In the new T'ien Hsia section we reproduce a number of articles related to books, libraries and collecting that were published in the pages of that journal some seventy years ago, while in Articles the Sinologist, educator and novelist Pierre Ryckmans (Simon Leys) reflects on the dangers of industrial-scale language teaching during the recent 'China boom'. A new chapter from The Rings of Beijing introduces a Han supremacist and a reprinted work by Carrington L. Goodrich reflects the racial tensions during the Ming-Qing transition.

New Scholarship contains a report on a fascinating conference on the seventeenth-century Polish Jesuits Michał Boym, Jan Mikołaj Smogulecki and Andrzej Rudomina held in Kraków, Poland, in late September this year. In National Ceremonies, research notes by the editor and Sang Ye, we describe some preliminary work on the background of new state rituals in Qufu 曲阜, Shandong province, and Shaoxing 紹興, Zhejiang, which are part of 'national commemorative ceremonies', elements of China's state-sanctioned intangible cultural heritage. The issue concludes with an envoi to 2009, a year of commemorations: Gloria and Michael Davies review the film The Founding of a Republic, a mock-historical epic produced to celebrate the sixtieth anniversary of China's People's Republic.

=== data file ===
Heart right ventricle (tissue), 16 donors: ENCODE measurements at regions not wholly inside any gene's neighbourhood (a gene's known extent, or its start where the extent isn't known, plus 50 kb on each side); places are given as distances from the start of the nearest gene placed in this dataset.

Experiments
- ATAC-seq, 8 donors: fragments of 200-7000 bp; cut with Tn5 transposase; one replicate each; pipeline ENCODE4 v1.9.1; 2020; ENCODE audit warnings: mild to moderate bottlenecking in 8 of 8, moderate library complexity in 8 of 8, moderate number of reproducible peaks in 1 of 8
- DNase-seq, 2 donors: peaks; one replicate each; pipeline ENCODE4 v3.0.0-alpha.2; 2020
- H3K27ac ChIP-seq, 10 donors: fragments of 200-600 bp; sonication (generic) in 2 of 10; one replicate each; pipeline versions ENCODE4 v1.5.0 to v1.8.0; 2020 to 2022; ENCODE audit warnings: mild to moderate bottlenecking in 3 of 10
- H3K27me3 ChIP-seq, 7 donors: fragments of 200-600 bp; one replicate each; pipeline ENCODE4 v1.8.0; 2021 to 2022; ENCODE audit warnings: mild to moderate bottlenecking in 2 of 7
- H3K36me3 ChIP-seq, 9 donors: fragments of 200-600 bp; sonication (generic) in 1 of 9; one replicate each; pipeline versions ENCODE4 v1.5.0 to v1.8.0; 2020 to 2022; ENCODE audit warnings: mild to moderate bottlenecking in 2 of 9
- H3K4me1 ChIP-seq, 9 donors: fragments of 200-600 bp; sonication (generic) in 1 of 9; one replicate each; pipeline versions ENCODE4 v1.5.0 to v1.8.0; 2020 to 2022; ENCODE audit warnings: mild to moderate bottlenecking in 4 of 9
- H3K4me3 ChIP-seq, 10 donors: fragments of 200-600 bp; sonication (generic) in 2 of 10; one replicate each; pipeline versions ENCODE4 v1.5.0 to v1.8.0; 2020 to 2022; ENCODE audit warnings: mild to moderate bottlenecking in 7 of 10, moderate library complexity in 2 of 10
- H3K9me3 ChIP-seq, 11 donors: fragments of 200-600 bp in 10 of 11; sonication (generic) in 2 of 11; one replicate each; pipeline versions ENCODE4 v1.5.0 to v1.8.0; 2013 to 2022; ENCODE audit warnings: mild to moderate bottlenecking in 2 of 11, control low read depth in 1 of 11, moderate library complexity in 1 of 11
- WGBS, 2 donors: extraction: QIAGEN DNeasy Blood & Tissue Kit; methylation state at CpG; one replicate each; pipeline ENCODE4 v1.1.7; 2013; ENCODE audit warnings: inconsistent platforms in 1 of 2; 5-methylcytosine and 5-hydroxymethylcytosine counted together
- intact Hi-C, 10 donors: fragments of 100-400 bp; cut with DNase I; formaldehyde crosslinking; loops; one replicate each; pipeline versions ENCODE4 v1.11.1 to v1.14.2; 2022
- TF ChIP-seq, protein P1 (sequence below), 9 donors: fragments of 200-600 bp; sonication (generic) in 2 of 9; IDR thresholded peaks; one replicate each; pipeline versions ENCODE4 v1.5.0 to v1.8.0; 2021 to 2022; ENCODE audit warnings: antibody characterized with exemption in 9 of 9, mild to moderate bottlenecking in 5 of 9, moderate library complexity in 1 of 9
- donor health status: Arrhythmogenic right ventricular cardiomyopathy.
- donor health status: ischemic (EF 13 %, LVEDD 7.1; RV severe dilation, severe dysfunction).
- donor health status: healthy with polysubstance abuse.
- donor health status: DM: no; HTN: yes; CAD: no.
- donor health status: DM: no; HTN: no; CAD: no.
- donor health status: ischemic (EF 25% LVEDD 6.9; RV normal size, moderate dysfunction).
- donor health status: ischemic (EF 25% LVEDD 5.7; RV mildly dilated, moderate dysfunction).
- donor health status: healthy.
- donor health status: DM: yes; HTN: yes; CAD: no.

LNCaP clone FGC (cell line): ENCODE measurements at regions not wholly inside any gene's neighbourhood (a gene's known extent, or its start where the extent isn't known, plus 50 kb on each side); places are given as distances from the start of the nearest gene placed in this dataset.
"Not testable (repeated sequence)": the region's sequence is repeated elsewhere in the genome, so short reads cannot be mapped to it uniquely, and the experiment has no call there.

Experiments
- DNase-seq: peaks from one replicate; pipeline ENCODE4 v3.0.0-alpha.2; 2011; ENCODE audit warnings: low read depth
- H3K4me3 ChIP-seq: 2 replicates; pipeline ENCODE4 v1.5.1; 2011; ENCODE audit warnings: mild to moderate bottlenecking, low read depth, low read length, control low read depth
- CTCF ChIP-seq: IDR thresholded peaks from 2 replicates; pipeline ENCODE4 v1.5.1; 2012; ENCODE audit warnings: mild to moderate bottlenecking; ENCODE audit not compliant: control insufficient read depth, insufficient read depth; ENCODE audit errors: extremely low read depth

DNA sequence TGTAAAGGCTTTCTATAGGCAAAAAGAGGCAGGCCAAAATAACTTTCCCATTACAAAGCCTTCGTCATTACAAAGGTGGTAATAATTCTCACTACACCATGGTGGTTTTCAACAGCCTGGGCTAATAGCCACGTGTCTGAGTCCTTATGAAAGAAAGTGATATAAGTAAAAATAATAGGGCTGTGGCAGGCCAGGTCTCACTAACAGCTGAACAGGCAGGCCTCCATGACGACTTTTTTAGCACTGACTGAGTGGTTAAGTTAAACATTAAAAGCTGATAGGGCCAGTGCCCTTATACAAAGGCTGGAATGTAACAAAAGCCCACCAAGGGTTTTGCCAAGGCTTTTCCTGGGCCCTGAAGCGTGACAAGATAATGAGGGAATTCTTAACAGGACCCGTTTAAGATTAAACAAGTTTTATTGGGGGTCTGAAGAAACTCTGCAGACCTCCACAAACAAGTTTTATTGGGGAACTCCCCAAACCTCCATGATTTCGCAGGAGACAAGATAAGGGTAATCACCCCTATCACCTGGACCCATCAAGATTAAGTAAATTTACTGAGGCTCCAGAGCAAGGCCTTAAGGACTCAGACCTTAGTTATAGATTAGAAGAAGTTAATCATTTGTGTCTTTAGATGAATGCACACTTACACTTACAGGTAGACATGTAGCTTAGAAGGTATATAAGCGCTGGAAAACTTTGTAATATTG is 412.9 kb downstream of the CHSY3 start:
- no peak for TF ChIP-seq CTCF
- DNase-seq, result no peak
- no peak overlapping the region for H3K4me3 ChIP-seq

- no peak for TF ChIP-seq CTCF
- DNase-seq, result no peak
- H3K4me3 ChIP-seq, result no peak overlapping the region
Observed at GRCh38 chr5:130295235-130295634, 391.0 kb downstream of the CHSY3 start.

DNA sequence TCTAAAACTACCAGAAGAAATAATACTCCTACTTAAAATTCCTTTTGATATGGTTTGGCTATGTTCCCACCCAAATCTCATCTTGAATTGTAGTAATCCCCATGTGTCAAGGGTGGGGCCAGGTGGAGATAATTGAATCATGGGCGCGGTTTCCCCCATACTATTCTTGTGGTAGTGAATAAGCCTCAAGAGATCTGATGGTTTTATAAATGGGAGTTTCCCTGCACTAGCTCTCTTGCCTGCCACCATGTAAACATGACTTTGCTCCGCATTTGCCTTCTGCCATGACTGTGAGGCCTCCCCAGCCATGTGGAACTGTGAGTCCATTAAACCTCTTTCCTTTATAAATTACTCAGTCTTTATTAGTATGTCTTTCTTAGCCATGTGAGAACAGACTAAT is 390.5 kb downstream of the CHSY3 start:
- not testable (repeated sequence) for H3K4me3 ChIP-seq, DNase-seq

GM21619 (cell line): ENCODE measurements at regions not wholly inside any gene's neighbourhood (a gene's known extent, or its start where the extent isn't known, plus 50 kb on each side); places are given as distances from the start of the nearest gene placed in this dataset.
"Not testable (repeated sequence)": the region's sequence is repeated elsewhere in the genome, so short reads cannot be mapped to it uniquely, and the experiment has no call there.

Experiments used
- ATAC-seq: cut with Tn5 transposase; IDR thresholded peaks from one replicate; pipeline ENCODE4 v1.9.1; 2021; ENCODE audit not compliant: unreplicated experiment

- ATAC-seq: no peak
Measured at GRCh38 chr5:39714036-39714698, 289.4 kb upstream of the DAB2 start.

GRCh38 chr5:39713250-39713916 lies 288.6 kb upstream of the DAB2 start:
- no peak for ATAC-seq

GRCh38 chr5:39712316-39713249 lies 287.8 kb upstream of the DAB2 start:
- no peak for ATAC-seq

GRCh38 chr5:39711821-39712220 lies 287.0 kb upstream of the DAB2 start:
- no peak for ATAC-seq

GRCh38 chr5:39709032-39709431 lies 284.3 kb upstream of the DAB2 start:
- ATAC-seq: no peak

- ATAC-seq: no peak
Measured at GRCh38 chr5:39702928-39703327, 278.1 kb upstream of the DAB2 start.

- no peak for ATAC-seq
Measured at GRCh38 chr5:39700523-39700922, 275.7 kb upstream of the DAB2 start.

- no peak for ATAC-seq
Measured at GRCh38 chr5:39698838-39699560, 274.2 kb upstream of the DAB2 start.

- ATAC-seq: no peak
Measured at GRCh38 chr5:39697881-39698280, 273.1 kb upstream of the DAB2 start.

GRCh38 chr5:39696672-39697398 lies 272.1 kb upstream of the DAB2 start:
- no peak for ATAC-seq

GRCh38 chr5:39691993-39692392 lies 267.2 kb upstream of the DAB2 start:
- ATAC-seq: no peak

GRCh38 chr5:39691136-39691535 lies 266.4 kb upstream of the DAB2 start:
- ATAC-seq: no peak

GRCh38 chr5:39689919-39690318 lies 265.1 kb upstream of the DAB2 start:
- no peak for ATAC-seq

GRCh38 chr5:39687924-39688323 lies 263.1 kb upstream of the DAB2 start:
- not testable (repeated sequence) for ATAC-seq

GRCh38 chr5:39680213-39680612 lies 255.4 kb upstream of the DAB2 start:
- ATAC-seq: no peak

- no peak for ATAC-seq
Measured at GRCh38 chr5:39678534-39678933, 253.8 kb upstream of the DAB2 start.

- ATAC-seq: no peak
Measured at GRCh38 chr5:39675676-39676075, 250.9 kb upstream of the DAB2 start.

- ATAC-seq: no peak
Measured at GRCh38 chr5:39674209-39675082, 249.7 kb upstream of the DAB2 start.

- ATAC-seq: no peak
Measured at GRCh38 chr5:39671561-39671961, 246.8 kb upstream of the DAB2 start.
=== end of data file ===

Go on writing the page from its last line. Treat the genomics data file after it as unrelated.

In conclusion, I would note that this year marks another anniversary, one relevant to this journal and its home at The Australian National University. The date 13 December 2009 marked the centenary of the signing into law of the Seat of Government Acceptance Act. This act saw the state of New South Wales surrender land for the creation of the Australian Capital Territory, the location of the city of Canberra and what would be the new nation's political centre. The territory shares two historical connections with China, both of which relate also to its neighbour Japan. One of the reasons that the new parliament decided to create an inland capital for the Commonwealth of Australia was to better protect the city from potential attack from the sea. A particular fear was the Japanese Imperial Navy, which had only recently proved its ability in assaulting the coastal defences of Port Arthur (Lüshun 旅順) in the Liaodong Peninsula during the Russo-Japanese War of 1904-05. Secondly, the city plans for Canberra, created by Chicago architects Walter Burley Griffin and Marion Mahony Griffin, are said to have subsequently inspired an imitation in the latter-day planning of the 'imperial city' of Xinjing 新京 (formerly Changchun 長春), the capital of Manchukuo 滿州國 from 1932 to 1945.